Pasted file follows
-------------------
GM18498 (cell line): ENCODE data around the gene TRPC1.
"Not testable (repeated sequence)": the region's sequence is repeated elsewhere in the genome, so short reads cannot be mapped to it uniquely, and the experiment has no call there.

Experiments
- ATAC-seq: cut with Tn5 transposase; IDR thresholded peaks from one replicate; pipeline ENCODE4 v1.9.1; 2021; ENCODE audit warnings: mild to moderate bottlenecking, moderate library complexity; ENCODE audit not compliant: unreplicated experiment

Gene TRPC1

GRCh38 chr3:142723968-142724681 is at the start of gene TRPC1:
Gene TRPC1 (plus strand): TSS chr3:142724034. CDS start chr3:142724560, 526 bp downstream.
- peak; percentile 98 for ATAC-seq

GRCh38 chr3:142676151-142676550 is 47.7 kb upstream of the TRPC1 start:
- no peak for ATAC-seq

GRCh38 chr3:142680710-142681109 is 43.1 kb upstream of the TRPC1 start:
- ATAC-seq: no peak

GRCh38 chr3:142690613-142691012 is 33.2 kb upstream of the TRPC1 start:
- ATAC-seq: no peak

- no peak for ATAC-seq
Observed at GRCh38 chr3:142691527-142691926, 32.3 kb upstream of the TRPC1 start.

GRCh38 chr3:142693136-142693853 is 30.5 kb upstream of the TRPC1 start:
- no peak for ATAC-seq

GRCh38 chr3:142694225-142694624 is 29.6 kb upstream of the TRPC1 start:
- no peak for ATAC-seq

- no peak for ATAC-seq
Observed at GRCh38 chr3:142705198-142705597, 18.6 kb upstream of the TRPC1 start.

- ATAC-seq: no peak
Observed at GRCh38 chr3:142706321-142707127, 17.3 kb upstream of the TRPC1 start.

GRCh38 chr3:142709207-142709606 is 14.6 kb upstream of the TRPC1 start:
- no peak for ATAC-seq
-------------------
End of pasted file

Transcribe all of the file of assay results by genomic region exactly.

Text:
GM18498 (cell line): ENCODE data around the gene TRPC1.
"Not testable (repeated sequence)": the region's sequence is repeated elsewhere in the genome, so short reads cannot be mapped to it uniquely, and the experiment has no call there.

Experiments
- ATAC-seq: cut with Tn5 transposase; IDR thresholded peaks from one replicate; pipeline ENCODE4 v1.9.1; 2021; ENCODE audit warnings: mild to moderate bottlenecking, moderate library complexity; ENCODE audit not compliant: unreplicated experiment

Gene TRPC1

GRCh38 chr3:142723968-142724681 is at the start of gene TRPC1:
Gene TRPC1 (plus strand): TSS chr3:142724034. CDS start chr3:142724560, 526 bp downstream.
- peak; percentile 98 for ATAC-seq

GRCh38 chr3:142676151-142676550 is 47.7 kb upstream of the TRPC1 start:
- no peak for ATAC-seq

GRCh38 chr3:142680710-142681109 is 43.1 kb upstream of the TRPC1 start:
- ATAC-seq: no peak

GRCh38 chr3:142690613-142691012 is 33.2 kb upstream of the TRPC1 start:
- ATAC-seq: no peak

- no peak for ATAC-seq
Observed at GRCh38 chr3:142691527-142691926, 32.3 kb upstream of the TRPC1 start.

GRCh38 chr3:142693136-142693853 is 30.5 kb upstream of the TRPC1 start:
- no peak for ATAC-seq

GRCh38 chr3:142694225-142694624 is 29.6 kb upstream of the TRPC1 start:
- no peak for ATAC-seq

- no peak for ATAC-seq
Observed at GRCh38 chr3:142705198-142705597, 18.6 kb upstream of the TRPC1 start.

- ATAC-seq: no peak
Observed at GRCh38 chr3:142706321-142707127, 17.3 kb upstream of the TRPC1 start.

GRCh38 chr3:142709207-142709606 is 14.6 kb upstream of the TRPC1 start:
- no peak for ATAC-seq